50 Bellevue Ave., Newport, R.I.

Monday, July 17, 2017

Author Line-Up for Tuesday 7-18-17

Posted by Wayne G. Barber

News, Book Signings, Expo's Publishing Questions, Poetry and Author Interviews too.

E-Mail from now thru the broadcast at
Tentatively Scheduled for 9:05 am will be Author Lisa Batch

and at 9:40am Paul Caranci will discuss how his book is going to the Big Screen !

Lively Literati 7-27-17

Posted by Wayne G. Barber Photos by Wayne G. Barber

Open mike to follow !
Tina Egnoski

Hostess L'enore M. Rhe'aume and Tina Egnoski

Wednesday, July 12, 2017

ARIA July 2017 Meeting Reminder

Posted by Wayne G. Barber

July 13, 2017 Meeting Reminder

THE NEXT MEETING of the Association of Rhode Island Authors (ARIA) will take place on Thursday, July 13th in the downstairs community room of The Church of the Advent, 1395 Nooseneck Hill Road, Coventry. (Across from the Coventry Post Office.) Networking begins at 6:30 p.m., and the meeting starts at 7:00.                        

Saturday, July 8, 2017

Rhode Island Author Book Signing 7-9-17

Posted by Wayne G. Barber

I'll be having a book launch party for my new South County mystery on Sunday, July 9, 2-4PM in Fellowship Hall at the Kingston Congregational Church. (The big white church at the main entrance to URI.) Everyone's invited and there'll be an Allie's donut cake, shaped like a Train, and Music - Last Train to Clarksville, Do the Locomotion, Chattanooga Choo Choo - you get the drift. If you're in the area, stop by and say, "Hi".

Friday, July 7, 2017

What I am reading now ...

Posted by Wayne G. Barber

Rhode Island's contribution to World War II vastly exceeded its small size. Narragansett Bay was an armed camp dotted by army forts and navy facilities. They included the country's most important torpedo production and testing facilities at Newport and the Northeast's largest naval air station at Quonset Point. Three special, top-secret German POW camps were based in Narragansett and Jamestown. Meanwhile, Rhode Island workers from all over the state--including, for the first time, many women--manufactured military equipment and built warships, most notably the Liberty ships at Providence Shipyard. Authors from the Rhode Island history blog trace Rhode Island's outsized wartime role, from the scare of an enemy air raid after Pearl Harbor to the war's final German U-boat sunk off Point Judith.

Saturday, July 1, 2017

What I am Reading Now ......

Posted by Wayne G. Barber

ARIA Members: If you have not been on radio show Authors Hour or have a new release since you have been on in the past, give us a call at 401-568-4894 or to schedule our fast filling time slots. I only have 104 in a year. Wayne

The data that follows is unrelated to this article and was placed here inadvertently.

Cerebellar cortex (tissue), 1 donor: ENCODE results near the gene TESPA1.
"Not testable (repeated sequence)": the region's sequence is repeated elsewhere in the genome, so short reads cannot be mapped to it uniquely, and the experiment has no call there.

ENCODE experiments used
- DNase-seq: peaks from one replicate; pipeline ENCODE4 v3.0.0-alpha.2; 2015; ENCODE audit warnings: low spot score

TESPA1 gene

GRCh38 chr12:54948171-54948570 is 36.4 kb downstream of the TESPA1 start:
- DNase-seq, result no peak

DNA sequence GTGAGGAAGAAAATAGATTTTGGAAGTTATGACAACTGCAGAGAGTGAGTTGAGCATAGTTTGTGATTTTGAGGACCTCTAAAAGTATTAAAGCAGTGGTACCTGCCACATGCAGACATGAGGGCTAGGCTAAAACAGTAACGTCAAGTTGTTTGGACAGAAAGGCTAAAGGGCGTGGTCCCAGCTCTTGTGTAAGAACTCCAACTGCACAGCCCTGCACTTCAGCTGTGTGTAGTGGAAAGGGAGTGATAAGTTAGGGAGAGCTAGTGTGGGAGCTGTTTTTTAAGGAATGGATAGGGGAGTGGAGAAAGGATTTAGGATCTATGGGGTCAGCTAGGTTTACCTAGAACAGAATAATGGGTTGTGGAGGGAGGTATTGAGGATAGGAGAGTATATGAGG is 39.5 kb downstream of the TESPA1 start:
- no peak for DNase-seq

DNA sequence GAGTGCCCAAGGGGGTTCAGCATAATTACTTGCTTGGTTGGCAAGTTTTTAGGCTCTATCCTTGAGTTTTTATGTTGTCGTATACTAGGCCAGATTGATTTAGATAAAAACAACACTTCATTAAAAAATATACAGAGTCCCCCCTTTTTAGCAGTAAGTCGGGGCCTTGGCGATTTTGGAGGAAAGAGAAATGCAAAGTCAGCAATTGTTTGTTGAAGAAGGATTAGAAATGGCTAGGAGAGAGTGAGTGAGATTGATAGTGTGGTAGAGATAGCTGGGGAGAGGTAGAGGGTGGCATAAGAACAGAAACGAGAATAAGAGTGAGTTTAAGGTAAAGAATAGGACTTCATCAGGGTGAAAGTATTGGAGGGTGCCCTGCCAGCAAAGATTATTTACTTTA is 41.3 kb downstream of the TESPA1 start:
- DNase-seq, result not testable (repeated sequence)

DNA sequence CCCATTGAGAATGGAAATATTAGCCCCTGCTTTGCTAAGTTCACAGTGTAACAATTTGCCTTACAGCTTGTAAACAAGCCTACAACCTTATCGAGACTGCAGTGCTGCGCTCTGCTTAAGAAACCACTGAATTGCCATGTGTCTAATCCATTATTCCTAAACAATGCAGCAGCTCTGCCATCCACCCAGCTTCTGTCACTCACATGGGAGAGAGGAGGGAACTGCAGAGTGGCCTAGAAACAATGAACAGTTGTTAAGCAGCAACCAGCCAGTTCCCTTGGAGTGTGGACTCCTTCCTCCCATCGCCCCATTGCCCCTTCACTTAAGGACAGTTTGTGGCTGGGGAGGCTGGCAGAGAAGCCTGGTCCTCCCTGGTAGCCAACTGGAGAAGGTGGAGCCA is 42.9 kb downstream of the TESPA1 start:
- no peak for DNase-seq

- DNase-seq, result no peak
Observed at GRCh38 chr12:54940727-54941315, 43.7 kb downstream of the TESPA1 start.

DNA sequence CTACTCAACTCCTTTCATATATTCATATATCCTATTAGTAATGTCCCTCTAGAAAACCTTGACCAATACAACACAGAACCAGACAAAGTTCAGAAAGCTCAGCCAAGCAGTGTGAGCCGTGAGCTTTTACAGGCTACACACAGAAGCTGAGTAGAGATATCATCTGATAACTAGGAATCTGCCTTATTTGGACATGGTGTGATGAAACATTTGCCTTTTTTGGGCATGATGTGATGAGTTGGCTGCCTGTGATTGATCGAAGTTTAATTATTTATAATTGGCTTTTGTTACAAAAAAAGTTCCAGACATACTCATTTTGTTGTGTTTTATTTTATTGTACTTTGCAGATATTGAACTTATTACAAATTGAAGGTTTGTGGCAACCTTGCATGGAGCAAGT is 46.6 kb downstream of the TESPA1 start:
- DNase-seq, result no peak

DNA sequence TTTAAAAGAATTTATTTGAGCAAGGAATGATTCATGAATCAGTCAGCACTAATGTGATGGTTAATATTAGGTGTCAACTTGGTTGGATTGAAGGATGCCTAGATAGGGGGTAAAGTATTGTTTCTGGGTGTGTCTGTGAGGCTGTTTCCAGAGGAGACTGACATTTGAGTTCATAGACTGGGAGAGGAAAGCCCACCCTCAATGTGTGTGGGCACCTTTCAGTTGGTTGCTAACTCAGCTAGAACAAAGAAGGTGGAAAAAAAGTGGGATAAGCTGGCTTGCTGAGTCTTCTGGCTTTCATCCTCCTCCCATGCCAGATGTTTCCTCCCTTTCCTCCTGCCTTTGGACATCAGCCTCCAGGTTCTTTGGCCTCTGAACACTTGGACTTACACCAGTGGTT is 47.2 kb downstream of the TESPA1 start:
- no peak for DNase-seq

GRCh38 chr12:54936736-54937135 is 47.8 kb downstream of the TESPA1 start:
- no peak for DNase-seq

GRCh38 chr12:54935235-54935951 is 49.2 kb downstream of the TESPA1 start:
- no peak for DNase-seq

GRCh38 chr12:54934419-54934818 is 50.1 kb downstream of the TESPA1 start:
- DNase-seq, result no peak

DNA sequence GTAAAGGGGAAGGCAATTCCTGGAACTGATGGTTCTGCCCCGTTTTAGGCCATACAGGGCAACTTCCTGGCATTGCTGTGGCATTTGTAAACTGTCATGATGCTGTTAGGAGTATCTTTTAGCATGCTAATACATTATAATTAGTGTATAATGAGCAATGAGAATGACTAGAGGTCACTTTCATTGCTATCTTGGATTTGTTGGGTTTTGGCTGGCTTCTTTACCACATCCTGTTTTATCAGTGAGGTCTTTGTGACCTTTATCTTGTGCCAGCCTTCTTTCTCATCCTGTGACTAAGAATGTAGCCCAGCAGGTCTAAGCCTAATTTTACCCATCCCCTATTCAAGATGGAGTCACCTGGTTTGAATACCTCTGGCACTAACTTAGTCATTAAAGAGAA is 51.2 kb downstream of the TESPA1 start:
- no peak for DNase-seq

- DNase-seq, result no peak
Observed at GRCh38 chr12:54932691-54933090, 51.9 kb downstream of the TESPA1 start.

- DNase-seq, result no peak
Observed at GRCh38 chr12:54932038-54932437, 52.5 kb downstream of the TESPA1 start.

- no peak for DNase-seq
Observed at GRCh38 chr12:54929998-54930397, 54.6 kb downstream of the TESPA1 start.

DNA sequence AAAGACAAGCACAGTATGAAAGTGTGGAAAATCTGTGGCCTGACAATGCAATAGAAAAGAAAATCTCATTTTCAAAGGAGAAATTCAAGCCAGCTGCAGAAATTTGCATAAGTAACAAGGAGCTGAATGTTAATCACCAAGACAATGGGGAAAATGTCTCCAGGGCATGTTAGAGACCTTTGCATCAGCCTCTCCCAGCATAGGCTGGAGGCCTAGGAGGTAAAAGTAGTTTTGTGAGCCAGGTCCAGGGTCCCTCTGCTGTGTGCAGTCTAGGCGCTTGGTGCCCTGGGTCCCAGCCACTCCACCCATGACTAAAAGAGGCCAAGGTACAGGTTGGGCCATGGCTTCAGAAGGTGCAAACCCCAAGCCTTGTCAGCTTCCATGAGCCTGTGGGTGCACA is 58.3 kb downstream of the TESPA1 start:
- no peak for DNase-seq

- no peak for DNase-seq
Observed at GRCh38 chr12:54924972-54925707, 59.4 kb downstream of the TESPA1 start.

This is a brand new not yet released book on one of my favorite genres.

Rhode Island Historical Biography

 I will be doing more reviews for St. Martins Press, New York  to promote their Eastern Book Signings Tours
 A WOMAN'S PLACE IS AT THE TOP: A Biography of Annie Smith Peck, Queen of the Climbers (on sale August 1). 
Annie Smith Peck was a darling of Providence, although many folks may not remember that. Annie, a direct descendant of Roger Williams, was born in Providence in 1850 and grew up on North Main Street. She graduated from Providence High School and in 1872, became one of the first graduates of the new Rhode Island Normal School for teachers in Providence, which is now Rhode Island College. Annie’s father, two uncles, and three brothers all graduated from Brown University but Annie was denied due to her gender. Instead, she earned her B.A. and M.A at Michigan and then became the first woman to attend the School of Classical Studies in Athens, Greece, where she studied archaeology. 
Annie made her living traveling, climbing mountains, lecturing, and writing between New York, Boston, Chicago, and South America. Never staying in one place for too long and living in rented rooms and hotels for all of her life, Annie never really did have a home. Nevertheless, she always returned to Providence to visit her family. When she did, Annie gave lectures to large audiences in her hometown. The Providence Journal noted that her speaking style indicated “careful study,” and that Annie “held the audience spellbound.” Reporters for the paper described her as a “gifted lecturer with a pleasant personality and a magnetic manner,” a record breaking mountain climber, and a true daughter of Providence. 

All of this to say that Hannah Kimberley's A WOMAN’S PLACE IS AT THE TOP is the first comprehensive biography of this remarkable woman who defied gender stereotypes to transcend the limitations and expectations of her time. I would be happy to send you a galley and I’m including early acclaim below my signature. Thanks so much for your consideration, and I hope we can discuss an interview with Hannah Kimberley on "The Authors Hour" timed to the August 1 publication.